Okay, here’s a myth to bust immediately – you can add anything to your compost that will decompose. If it once lived, you can add it to your compost. But, there are some things you may choose to avoid. Meat, fish, fat you may not want to add as it could attract vermin, and can smell a bit nasty. Weeds that are perennial, such as ground elder, horsetail, ivy, and so on, should not be added to a pile unless it heats up to a very high temperature. Most UK compost piles do not get quite hot enough for that. Consider burning them instead, and adding the ash to the pile.
Check out this site: Can I Compost This? if you are not sure of anything.
What else does my compost need? Water and Air.
Compost is a bacterial process, and for bacteria to thrive, they need air and water.
Air should be easy enough, as most compost bins have some ventilation for this purpose. If you’ve made a compost bin out of say an old council waste bin, you may want to put a few holes in it for air to flow in as well as water to drain.
You can also, if you wish, turn your compost occasionally. More on this later.
For water, if you have a closed bin, it is worth giving it a bit of a soak with the hose every now and again. It needs to be damp not wet. If you have a bin open to the elements, this is fine too, though consider some old carpet over the top to deflect some of the rain, as well as keep moisture in during hot weather.
Too much of a good thing. And by that I mean too much of one particular waste, a good example being grass clippings. If you have masses of grass clippings, either make a pile of grass clippings elsewhere, and add it to the compost over time, or put some in your green waste bin, and some on the compost heap. Too much of one thing will just leave you with a big mess and no compost. This is true for any type of waste! Moderation is king.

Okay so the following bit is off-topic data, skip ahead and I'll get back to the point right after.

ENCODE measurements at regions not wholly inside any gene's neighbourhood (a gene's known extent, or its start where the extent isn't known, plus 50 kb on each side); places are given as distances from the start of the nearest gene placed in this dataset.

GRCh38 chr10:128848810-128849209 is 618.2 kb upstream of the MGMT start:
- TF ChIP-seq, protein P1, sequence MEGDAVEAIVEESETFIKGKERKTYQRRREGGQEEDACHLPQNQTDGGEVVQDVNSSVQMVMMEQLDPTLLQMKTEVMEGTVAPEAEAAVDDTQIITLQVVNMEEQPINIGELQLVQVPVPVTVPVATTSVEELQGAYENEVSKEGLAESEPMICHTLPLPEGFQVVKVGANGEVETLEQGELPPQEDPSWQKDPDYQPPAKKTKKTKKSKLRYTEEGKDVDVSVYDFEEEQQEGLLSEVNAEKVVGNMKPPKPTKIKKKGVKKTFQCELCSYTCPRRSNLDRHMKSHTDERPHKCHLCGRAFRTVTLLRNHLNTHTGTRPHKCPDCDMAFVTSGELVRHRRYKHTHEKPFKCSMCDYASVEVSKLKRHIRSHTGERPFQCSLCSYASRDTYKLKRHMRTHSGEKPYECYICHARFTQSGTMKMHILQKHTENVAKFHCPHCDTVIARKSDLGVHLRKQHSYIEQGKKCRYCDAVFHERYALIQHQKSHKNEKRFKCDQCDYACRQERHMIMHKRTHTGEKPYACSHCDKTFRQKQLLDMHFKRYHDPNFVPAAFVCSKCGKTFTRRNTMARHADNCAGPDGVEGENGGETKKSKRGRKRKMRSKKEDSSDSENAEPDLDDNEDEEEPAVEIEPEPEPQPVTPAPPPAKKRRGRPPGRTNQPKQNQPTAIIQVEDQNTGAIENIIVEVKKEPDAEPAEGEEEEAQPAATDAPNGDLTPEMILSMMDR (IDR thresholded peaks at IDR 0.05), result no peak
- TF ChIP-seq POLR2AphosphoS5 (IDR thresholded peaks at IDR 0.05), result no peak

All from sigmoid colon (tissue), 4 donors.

What do I need to do to maintain my compost? Well, you have a few options.
1. Do nothing. It will compost in anything from 9-18 months, if you leave it alone, and it has all the right ingredients of water, air, green and brown waste. Compost will happen! But maybe you want it to happen just a little quicker…
2. Give it a bit of a stir. Get yourself a fork, or a ‘compost aerator’ and just dig it over a little, make some holes in it for air and so on.
3. Vigorously turn it regularly. This is key if you wish for a ‘hot compost’ pile. In America is this is a popular type of composting. It has a key benefit – quicker compost. You dig over or ‘turn’ the pile often, adding more air in to it, and water as needed, and you will find your compost heats up faster, which can send it up to temperatures that kill off most weed seeds, and you get good finished compost quicker.